Can you calculate how far K is from B [or from the pulley for that matter, since it is in the middle of the rope] at the "30o" situation.
    btw: you should be able to calculate that distance without reference to a pen, paper or calculator. [hint: 2,1,√3 ]

    You can get a guide to the answer by establishing where K was when the angle was 29o and 31o and calculating the time taken for that change.
     
  11. Oct 28, 2012 #10

    PeterO

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    Just to let you know how I am visualising the situation.

    Clearly as the string is drawn in, the knot, K, gets closer to the pulley, O, and at the same time the angle, θ, is going to get larger, until it reached 90o.

    Lets imagine those changes separately.
    Considering only the angle change - I see K tracing out a circular arc, going up and left. [I can draw that in my mind or sketch it on paper]
    I then imagine a series of radii drawn to that arc.
    Considering that K is actually getting closer to O, I then see that K would actually be spiraling down towards O.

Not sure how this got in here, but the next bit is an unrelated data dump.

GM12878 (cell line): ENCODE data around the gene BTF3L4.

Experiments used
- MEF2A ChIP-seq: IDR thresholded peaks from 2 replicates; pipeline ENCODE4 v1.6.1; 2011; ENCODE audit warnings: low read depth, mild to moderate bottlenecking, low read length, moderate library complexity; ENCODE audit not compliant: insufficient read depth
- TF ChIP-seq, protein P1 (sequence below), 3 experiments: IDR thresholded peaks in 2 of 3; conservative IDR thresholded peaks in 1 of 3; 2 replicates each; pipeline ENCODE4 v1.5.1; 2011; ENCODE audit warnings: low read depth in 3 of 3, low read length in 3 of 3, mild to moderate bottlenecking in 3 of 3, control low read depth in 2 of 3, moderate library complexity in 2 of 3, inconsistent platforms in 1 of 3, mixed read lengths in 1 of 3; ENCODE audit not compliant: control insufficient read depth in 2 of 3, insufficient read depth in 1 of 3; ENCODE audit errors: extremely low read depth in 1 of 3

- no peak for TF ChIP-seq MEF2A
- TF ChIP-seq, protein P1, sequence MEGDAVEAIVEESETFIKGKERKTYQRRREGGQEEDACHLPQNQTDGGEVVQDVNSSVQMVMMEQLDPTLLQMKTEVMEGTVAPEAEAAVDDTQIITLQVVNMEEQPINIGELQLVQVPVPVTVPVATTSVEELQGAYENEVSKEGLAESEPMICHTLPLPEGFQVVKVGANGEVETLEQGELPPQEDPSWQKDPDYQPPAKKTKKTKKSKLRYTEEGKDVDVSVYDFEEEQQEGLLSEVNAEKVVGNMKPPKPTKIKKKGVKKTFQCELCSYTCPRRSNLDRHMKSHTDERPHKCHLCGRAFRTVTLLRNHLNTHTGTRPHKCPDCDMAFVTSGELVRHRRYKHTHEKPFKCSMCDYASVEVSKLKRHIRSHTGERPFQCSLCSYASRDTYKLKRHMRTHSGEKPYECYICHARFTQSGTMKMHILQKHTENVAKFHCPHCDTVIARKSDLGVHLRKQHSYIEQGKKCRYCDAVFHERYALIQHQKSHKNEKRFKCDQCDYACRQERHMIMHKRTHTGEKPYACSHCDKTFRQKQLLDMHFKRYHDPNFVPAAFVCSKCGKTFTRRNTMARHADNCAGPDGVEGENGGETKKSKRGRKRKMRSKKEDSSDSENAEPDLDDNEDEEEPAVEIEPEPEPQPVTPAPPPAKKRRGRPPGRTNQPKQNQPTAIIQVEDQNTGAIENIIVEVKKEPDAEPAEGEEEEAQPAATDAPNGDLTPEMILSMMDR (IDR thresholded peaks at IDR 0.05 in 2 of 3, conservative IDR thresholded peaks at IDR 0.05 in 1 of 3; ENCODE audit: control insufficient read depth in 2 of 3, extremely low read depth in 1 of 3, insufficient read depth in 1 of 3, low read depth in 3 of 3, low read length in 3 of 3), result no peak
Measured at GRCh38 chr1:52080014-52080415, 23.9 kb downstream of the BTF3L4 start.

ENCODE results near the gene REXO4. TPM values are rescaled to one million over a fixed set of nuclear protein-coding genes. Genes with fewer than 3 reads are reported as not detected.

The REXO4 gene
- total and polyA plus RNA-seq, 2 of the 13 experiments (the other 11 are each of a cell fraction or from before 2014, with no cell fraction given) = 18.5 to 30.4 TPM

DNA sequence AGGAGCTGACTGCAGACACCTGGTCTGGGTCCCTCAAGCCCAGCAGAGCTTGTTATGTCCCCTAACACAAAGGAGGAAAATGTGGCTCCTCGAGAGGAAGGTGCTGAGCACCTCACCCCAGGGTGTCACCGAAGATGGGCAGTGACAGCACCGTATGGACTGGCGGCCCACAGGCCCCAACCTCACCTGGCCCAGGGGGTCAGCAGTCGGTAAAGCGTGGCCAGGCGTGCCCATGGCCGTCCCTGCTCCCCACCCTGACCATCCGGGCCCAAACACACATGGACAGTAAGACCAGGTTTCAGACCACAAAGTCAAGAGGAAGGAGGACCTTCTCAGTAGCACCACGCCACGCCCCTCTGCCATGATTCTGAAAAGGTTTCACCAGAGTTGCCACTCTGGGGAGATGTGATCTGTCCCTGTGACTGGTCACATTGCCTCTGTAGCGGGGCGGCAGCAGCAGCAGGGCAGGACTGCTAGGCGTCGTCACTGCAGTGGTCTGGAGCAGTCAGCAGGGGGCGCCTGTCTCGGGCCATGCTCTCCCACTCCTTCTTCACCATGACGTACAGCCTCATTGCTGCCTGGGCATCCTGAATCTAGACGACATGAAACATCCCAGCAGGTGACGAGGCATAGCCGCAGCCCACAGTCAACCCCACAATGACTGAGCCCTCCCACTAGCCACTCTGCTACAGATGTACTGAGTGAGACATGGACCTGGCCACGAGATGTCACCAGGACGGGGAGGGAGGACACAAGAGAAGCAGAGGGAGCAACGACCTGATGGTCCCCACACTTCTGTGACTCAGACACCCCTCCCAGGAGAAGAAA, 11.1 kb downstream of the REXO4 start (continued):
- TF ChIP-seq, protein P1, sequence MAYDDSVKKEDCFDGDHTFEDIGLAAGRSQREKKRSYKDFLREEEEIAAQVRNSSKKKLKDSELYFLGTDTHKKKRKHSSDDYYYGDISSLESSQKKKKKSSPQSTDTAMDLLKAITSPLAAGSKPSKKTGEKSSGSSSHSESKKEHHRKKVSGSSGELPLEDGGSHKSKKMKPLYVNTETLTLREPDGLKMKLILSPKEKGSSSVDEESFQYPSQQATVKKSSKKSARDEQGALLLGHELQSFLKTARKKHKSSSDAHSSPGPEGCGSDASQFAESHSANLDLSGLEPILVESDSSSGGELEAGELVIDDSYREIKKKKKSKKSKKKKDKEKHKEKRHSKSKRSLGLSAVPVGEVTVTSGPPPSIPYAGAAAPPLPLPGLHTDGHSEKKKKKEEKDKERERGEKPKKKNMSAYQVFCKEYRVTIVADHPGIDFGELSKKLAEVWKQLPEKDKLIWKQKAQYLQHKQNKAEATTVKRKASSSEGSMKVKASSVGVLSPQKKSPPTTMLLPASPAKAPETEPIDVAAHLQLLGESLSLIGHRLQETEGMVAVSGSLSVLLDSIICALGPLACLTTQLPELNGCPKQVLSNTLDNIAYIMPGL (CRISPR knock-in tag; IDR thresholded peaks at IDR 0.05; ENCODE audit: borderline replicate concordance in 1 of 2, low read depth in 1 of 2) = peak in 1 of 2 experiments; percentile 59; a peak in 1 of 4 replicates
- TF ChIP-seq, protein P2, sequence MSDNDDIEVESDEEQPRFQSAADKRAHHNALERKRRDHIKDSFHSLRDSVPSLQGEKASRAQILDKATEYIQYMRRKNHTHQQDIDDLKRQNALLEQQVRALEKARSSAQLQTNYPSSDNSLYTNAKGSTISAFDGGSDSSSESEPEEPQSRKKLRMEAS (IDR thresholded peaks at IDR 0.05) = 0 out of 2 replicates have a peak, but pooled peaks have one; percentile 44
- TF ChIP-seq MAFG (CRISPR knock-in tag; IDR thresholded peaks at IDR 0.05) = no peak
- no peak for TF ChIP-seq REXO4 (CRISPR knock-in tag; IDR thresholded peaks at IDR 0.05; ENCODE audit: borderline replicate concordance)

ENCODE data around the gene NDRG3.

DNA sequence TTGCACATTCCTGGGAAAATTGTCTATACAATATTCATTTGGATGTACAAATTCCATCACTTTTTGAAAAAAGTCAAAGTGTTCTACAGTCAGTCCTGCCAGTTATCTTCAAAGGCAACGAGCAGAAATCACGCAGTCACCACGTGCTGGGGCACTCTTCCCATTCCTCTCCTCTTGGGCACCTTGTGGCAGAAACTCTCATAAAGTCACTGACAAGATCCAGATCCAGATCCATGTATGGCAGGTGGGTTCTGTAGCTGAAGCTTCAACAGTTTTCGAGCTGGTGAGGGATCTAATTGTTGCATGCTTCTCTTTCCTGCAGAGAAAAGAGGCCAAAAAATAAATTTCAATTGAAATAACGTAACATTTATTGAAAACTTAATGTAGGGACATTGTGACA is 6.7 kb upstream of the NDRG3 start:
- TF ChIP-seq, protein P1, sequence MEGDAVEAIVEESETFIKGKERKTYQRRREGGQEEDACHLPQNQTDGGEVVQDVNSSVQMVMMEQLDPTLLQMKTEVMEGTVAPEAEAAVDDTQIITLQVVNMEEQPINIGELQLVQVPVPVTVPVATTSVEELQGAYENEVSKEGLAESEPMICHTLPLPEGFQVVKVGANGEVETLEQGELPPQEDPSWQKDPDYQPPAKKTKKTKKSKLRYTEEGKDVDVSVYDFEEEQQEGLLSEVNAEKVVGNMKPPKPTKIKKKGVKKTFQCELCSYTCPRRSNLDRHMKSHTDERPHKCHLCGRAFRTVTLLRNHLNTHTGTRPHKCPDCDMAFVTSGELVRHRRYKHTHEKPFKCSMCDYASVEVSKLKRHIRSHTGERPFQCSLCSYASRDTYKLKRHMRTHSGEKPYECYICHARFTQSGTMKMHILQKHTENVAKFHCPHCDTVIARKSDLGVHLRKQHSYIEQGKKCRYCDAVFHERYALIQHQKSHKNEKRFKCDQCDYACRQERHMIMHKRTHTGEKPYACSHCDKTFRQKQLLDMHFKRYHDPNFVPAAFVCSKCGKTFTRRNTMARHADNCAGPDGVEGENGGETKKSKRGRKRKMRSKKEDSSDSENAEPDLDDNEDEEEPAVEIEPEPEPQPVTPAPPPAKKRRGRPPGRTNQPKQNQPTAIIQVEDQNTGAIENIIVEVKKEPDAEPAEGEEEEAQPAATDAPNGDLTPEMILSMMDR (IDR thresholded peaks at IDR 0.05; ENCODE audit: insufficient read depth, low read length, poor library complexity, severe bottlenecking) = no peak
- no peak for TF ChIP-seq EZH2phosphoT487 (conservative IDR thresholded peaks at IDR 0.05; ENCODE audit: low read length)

I am then faced with the calculus to describe that situation!!
     
  12. Oct 28, 2012 #11
    yes. i share the same idea with u. i think we can use polar coor. i am on my way back home and i will upload my calculation. thank you
     
  13. Oct 29, 2012 #12
    I have figure out the solution ( maybe)

    I use polar coor. to find the speed

    the only problem is that i have to find the angular velocity

    let the angle be θ and let the radius of the Sector be L

    i found that if i consider the arc length and use
    Ldθ = dx that would give a wrong ans

    if i consider the area
    so that (1/2) L^2 dθ = (1/2) dx H where H is the height

    i will get the right ans

    the attached file is my steps

    plz help me and thank you for your clue, It proved that my original idea is right , i just lack of confidence =D
     

    Attached Files:

  14. Oct 29, 2012 #13

    PeterO

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    have you noticed that the geometry of the 30o position gives a very special relationship between the distances OK or BK (they are equal of course since K is the midpoint) and H
     
  15. Oct 29, 2012 #14